I set down the purple can and turned to face her. “First of all, Maggie, I don’t think pizza at the house with my parents and the baby counted as a date. This is him picking me up. This is ordering from menus and trying to decide whether I offer to pay for myself or if I should let him open my car door since he’s like, a hundred years older than I am. And what is with you and desserts? You pregnant?”
She rolled her eyes and, though I probably wasn’t supposed to notice, glared briefly down at the wedding ring my own brother had placed on her hand the previous year. I didn’t exactly think Tony was causing Maggie to fret over her hair much lately, but I didn’t have the time or energy to ask her about it.
Besides, what a disaster it would be if my only sibling and my very best friend got divorced. How would I ever keep from choosing sides in that?
“Of course I am not pregnant, Jessica.” Using the full name I didn’t actually have (my birth certificate actually reads ‘Jessie Rose Oakley,’) was Maggie’s equivalent of middle-naming me and of shutting me down from pursuing any conversation about her marriage, the rare topic that even she was uncomfortable exploring. “I’m just hungry. Your brother is supposed to be bringing Chinese home tonight. So I have to leave soon. Are you good? You look good.”
I turned back to the mirror. I looked so very Brenda Walsh with my dark, straight hair (though my bangs were much less severe than hers and teased off my forehead as if praising Jesus on high), my high-waisted jeans were doing a pretty good job camouflaging my mama-belly, and a bright pink baby tee flattering the upper body that Sam’s existence had enhanced rather than tried to destroy. (I know moms aren’t supposed to say things like that, but being 19 and having stretch marks and leaky boobs gives you the right to say whatever you want).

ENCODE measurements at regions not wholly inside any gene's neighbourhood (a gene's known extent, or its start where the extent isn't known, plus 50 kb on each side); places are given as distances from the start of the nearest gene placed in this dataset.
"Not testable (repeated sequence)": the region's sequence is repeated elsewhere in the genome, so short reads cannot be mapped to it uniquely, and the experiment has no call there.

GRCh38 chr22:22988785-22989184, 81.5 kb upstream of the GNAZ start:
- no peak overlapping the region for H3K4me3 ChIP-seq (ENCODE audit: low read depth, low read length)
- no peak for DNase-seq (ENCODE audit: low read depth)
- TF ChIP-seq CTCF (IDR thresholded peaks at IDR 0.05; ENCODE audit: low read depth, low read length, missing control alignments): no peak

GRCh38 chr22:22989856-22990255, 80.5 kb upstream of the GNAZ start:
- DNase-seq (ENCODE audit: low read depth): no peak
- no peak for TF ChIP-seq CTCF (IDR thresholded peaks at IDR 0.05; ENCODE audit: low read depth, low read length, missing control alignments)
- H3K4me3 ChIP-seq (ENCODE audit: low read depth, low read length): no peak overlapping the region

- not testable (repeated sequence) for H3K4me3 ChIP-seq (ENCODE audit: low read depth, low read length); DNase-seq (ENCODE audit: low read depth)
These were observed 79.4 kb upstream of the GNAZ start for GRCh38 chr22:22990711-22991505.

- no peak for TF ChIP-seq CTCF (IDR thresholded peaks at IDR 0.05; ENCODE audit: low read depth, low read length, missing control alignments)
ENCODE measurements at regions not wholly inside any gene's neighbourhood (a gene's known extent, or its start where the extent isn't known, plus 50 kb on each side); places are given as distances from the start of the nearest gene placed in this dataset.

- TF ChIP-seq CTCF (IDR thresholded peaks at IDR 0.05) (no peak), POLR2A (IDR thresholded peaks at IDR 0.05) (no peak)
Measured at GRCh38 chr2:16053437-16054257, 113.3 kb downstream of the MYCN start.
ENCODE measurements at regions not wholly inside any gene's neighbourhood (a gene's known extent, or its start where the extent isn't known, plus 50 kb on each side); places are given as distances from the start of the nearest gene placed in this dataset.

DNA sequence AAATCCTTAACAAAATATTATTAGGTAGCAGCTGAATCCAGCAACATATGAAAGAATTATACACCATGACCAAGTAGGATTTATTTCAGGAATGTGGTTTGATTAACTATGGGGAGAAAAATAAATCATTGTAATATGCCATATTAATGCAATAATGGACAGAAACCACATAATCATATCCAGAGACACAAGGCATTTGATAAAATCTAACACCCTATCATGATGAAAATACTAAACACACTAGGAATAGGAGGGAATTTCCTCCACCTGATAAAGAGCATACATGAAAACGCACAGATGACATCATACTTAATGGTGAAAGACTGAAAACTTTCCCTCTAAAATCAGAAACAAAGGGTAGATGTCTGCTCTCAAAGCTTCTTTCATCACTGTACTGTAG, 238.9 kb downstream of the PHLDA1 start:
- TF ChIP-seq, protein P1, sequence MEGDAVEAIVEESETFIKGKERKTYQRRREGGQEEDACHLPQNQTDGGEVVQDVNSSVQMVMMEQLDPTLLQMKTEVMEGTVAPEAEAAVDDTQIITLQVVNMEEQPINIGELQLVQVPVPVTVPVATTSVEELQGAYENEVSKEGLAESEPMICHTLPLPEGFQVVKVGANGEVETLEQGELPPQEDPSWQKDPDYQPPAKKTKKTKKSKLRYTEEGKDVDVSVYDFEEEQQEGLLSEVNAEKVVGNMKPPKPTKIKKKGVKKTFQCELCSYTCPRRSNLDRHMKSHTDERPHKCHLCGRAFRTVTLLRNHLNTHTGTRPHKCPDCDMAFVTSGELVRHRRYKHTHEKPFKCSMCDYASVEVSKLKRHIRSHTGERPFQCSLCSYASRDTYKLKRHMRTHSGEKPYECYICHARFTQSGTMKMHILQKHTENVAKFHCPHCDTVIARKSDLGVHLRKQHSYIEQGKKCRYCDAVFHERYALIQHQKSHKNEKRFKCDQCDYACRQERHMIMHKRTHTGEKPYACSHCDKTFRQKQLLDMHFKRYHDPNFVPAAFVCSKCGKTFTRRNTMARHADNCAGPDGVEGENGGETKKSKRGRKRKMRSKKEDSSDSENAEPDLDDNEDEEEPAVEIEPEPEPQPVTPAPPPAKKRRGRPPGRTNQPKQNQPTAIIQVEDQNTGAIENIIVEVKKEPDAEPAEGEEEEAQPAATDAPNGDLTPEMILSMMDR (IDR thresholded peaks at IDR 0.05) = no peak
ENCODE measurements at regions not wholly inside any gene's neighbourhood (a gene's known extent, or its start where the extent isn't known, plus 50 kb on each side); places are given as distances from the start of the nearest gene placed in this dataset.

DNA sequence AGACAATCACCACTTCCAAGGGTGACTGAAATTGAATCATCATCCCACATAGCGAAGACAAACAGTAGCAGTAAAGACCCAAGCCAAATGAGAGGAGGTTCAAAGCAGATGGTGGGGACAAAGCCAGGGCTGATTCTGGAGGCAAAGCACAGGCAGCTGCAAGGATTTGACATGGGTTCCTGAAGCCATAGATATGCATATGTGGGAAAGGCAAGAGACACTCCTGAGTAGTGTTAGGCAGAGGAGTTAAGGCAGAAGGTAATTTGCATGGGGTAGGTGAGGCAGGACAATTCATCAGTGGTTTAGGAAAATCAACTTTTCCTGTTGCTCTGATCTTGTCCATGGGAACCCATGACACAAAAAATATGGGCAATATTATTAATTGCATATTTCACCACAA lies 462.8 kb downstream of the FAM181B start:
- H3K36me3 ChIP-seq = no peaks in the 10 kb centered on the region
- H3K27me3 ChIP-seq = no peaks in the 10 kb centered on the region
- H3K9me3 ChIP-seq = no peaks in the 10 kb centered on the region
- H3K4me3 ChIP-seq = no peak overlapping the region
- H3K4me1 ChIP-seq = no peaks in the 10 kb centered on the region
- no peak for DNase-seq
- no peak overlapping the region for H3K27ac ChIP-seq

“This doesn’t look very date-ish,” I said, tugging at the shirt. “I look like I’m going to the grocery store, just without a ponytail.” I scrunched up my face in the mirror. “Nope. I need a plan B. But don’t say my sunflower babydoll dress, because that makes me look like I’m still pregnant.”
“I’m gonna start charging you for every mention of pregnancy, baby, and breastmilk.” Maggie was rummaging in my closet. She pulled out something black and a little shiny and definitely more interesting than a T-shirt.
“Ugh. A bodysuit? I don’t know if I can.” But even as I whine about it, I was shucking off my top and pants and getting ready to shimmy into one of the worst trends of the early ‘90s, all while considering which oversized, man-blazer from the thrift store I was going to wear with it.
I faced Maggie again once fully dressed, and her smile was wide.
“Your pregnancy-baby-breastmilk boobs look fantastic in that!” she laughed.
I rolled my eyes. “I’m wearing a jacket over it!”
“The hell you are,” she said. “Jessie, he’s a grown-up. And a professional. You can’t go showing up on the first date wearing some AMVETS suitcoat. For all you know, it will be one he donated!”
We cracked up. Everything felt a little surreal, and even though I was a mom, I felt very young and super apprehensive. I turned up the volume on my En Vogue CD and tried several more combinations on to “Free Your Mind.” In the end, I stuck with the black bodysuit and an off-white cardigan with little pearl buttons that contrasted perfectly with my off-brand black Doc Martens. I also wore metallic white eyeshadow and dark red lipstick for dramatic effect. Maggie whistled and pinched my bottom before she left the house.
When I walked into the living room to snuggle and maybe feed Sam (I had 15 minutes to spare before the anticipated arrival of my date), my mom stared wide-eyed at me. The shock of my going on a date had been softened slightly by the fact that she and Dad liked Randall; how could they not after our first date? After meeting my dazzling self for five minutes while I was out to dinner with Maggie, Randall had asked for my number, called the next day, and two days later brought over pizza for my parents and me, even feeding Sam his dinner so I could eat while it was hot. We were all charmed.
Even so, Mom remained a bit unconvinced that her wayward daughter, a single mom at 19, should be dating anyone, even if he was a stable, polite gentleman who hadn’t been a truck stop customer of mine and hadn’t accused me of being a slut and a liar the moment I told him I was pregnant. She seemed to think I should either stay single until Sam was 18 or that perhaps Dad could arrange a marriage for me with some nice family at church (as if they’d want their sons marrying a lying slut toting an Ishmael…)